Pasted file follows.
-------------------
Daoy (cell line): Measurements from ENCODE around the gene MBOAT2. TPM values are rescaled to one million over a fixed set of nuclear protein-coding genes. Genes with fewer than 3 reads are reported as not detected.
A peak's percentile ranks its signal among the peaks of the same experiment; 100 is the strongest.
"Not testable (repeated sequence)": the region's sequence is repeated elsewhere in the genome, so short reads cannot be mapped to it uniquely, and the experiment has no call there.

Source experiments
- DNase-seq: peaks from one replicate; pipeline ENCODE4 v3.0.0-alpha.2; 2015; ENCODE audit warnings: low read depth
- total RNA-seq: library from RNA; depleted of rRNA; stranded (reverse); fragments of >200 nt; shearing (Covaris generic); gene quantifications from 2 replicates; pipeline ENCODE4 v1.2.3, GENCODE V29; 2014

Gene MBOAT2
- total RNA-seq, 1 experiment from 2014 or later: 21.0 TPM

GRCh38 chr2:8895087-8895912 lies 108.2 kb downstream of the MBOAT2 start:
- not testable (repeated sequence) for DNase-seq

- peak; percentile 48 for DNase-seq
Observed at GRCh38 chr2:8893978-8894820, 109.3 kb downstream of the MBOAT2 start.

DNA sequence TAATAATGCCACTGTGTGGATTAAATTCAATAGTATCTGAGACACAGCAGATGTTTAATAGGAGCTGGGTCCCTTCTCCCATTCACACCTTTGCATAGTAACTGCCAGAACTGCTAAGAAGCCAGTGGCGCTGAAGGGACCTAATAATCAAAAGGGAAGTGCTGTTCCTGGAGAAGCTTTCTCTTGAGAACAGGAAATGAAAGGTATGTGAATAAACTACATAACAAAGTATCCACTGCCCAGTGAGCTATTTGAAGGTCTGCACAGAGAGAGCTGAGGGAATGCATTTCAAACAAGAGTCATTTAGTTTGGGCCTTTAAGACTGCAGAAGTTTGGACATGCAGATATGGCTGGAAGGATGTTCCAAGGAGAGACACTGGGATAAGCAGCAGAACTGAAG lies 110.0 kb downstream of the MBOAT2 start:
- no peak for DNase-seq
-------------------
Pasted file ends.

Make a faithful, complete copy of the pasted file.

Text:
Daoy (cell line): Measurements from ENCODE around the gene MBOAT2. TPM values are rescaled to one million over a fixed set of nuclear protein-coding genes. Genes with fewer than 3 reads are reported as not detected.
A peak's percentile ranks its signal among the peaks of the same experiment; 100 is the strongest.
"Not testable (repeated sequence)": the region's sequence is repeated elsewhere in the genome, so short reads cannot be mapped to it uniquely, and the experiment has no call there.

Source experiments
- DNase-seq: peaks from one replicate; pipeline ENCODE4 v3.0.0-alpha.2; 2015; ENCODE audit warnings: low read depth
- total RNA-seq: library from RNA; depleted of rRNA; stranded (reverse); fragments of >200 nt; shearing (Covaris generic); gene quantifications from 2 replicates; pipeline ENCODE4 v1.2.3, GENCODE V29; 2014

Gene MBOAT2
- total RNA-seq, 1 experiment from 2014 or later: 21.0 TPM

GRCh38 chr2:8895087-8895912 lies 108.2 kb downstream of the MBOAT2 start:
- not testable (repeated sequence) for DNase-seq

- peak; percentile 48 for DNase-seq
Observed at GRCh38 chr2:8893978-8894820, 109.3 kb downstream of the MBOAT2 start.

DNA sequence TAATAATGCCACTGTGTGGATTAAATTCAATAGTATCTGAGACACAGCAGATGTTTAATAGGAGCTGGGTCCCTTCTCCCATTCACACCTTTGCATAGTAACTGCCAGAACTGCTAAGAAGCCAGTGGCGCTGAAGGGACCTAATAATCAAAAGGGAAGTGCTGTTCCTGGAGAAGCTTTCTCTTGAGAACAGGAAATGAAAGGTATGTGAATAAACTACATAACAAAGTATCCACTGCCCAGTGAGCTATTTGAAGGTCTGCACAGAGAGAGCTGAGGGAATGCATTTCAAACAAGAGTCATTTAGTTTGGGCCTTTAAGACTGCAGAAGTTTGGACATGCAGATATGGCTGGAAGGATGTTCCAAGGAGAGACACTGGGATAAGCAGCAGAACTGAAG lies 110.0 kb downstream of the MBOAT2 start:
- no peak for DNase-seq